From one touch screen and one headset, the operator can handle all types of radio as well as phones, intercom and more.
The example to the right is from the Swedish Coast Guard. More information on this system, is found on the Command and Control page.
At the moment a lot of research is directed at building and launching unmanned vessels at sea. The object is to have them sail without personnel over both sea and in lakes and harbours.
For safety reasons the vessel needs to have a Marine radio onboard that someone at a marine centre on shore can remote control and thereby talk over radio with other ships that are close by, just as if they would be onboard.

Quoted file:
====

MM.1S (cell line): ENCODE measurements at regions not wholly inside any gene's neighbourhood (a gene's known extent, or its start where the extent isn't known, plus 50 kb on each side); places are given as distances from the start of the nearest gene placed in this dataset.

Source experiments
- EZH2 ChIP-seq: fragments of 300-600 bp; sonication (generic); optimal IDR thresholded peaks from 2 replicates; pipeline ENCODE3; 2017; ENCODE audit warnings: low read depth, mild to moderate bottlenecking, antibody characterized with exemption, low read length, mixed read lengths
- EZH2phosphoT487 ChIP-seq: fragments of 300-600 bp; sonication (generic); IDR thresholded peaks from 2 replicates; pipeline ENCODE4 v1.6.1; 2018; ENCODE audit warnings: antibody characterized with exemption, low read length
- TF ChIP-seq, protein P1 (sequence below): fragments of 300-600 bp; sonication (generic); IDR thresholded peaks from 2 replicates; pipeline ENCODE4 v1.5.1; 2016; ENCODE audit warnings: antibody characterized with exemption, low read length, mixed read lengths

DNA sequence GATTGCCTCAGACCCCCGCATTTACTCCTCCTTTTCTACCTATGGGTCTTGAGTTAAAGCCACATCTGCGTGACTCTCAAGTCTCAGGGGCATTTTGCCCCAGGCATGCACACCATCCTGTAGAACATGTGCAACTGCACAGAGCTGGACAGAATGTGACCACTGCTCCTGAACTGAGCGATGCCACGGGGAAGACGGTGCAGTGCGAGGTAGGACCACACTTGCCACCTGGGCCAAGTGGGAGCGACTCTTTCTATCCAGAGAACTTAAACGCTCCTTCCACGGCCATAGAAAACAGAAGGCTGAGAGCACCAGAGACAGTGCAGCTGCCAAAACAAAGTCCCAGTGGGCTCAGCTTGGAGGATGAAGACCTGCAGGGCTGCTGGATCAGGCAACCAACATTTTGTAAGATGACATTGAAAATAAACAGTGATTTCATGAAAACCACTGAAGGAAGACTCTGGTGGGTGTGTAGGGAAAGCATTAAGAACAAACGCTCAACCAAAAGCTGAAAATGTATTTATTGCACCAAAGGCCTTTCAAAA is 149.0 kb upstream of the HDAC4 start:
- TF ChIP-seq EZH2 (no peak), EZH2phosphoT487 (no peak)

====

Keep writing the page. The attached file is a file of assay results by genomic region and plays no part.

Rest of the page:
To make this work the vessel needs to have some type of IP link. Either through 4G when close to shore or through satellite, when further out to sea.
We then conect a standard marine radio to a network interface and IP, onboard the ship and the marine control can remote that radio from a standard PC in the marine control centre. The controller can handle several radios on different ships at the same time.
SoftRadio onboard the Swedish Coast Guard ships.
SoftRadio onboard unmanned vessels, connected over 4G or satellite.
Oil/gas rigs and Wind farms
On an oil or gas rig in the North Sea there are many types of radio systems. These systems can all be connected together through the use of Mimer SoftRadio. Also when building and running wind farms you have a need for many types of radio systems.
In the example to the right there are local operators both on the rig and on land connected via the Internet. The operators can connect to both the local radio net on the rig and to marine VHF and Airband VHF. They also have access to the PA and alarm system on the rig.